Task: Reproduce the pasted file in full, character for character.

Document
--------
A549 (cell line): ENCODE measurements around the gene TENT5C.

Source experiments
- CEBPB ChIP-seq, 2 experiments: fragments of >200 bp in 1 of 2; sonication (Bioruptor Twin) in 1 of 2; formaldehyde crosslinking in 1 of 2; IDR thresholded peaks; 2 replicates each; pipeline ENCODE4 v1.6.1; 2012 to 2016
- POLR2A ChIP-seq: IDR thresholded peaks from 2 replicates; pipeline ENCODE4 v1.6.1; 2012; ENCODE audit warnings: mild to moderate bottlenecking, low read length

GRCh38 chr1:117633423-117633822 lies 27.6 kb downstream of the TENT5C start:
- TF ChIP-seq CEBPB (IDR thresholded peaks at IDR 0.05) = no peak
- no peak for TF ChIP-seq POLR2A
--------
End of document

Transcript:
A549 (cell line): ENCODE measurements around the gene TENT5C.

Source experiments
- CEBPB ChIP-seq, 2 experiments: fragments of >200 bp in 1 of 2; sonication (Bioruptor Twin) in 1 of 2; formaldehyde crosslinking in 1 of 2; IDR thresholded peaks; 2 replicates each; pipeline ENCODE4 v1.6.1; 2012 to 2016
- POLR2A ChIP-seq: IDR thresholded peaks from 2 replicates; pipeline ENCODE4 v1.6.1; 2012; ENCODE audit warnings: mild to moderate bottlenecking, low read length

GRCh38 chr1:117633423-117633822 lies 27.6 kb downstream of the TENT5C start:
- TF ChIP-seq CEBPB (IDR thresholded peaks at IDR 0.05) = no peak
- no peak for TF ChIP-seq POLR2A